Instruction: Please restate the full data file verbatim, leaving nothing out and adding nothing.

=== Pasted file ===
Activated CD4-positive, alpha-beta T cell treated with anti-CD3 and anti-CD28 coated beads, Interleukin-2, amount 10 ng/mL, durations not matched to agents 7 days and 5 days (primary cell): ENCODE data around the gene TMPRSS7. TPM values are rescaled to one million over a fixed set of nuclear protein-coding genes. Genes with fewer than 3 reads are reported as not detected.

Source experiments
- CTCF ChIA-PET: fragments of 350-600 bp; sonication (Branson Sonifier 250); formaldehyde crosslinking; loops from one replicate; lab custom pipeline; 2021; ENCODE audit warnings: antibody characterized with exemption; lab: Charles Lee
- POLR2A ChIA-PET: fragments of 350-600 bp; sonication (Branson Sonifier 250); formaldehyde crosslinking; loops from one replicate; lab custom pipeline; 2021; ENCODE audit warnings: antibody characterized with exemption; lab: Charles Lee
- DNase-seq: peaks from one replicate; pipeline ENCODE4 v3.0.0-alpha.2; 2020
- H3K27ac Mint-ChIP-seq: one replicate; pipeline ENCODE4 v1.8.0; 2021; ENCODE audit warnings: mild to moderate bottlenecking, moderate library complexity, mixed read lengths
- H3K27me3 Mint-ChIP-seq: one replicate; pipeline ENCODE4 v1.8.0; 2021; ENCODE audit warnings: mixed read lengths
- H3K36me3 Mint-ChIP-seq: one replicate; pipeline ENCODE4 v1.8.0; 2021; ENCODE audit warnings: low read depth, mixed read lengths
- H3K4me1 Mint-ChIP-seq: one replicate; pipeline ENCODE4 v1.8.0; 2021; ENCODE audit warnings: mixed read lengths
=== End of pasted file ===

Activated CD4-positive, alpha-beta T cell treated with anti-CD3 and anti-CD28 coated beads, Interleukin-2, amount 10 ng/mL, durations not matched to agents 7 days and 5 days (primary cell): ENCODE data around the gene TMPRSS7. TPM values are rescaled to one million over a fixed set of nuclear protein-coding genes. Genes with fewer than 3 reads are reported as not detected.

Source experiments
- CTCF ChIA-PET: fragments of 350-600 bp; sonication (Branson Sonifier 250); formaldehyde crosslinking; loops from one replicate; lab custom pipeline; 2021; ENCODE audit warnings: antibody characterized with exemption; lab: Charles Lee
- POLR2A ChIA-PET: fragments of 350-600 bp; sonication (Branson Sonifier 250); formaldehyde crosslinking; loops from one replicate; lab custom pipeline; 2021; ENCODE audit warnings: antibody characterized with exemption; lab: Charles Lee
- DNase-seq: peaks from one replicate; pipeline ENCODE4 v3.0.0-alpha.2; 2020
- H3K27ac Mint-ChIP-seq: one replicate; pipeline ENCODE4 v1.8.0; 2021; ENCODE audit warnings: mild to moderate bottlenecking, moderate library complexity, mixed read lengths
- H3K27me3 Mint-ChIP-seq: one replicate; pipeline ENCODE4 v1.8.0; 2021; ENCODE audit warnings: mixed read lengths
- H3K36me3 Mint-ChIP-seq: one replicate; pipeline ENCODE4 v1.8.0; 2021; ENCODE audit warnings: low read depth, mixed read lengths
- H3K4me1 Mint-ChIP-seq: one replicate; pipeline ENCODE4 v1.8.0; 2021; ENCODE audit warnings: mixed read lengths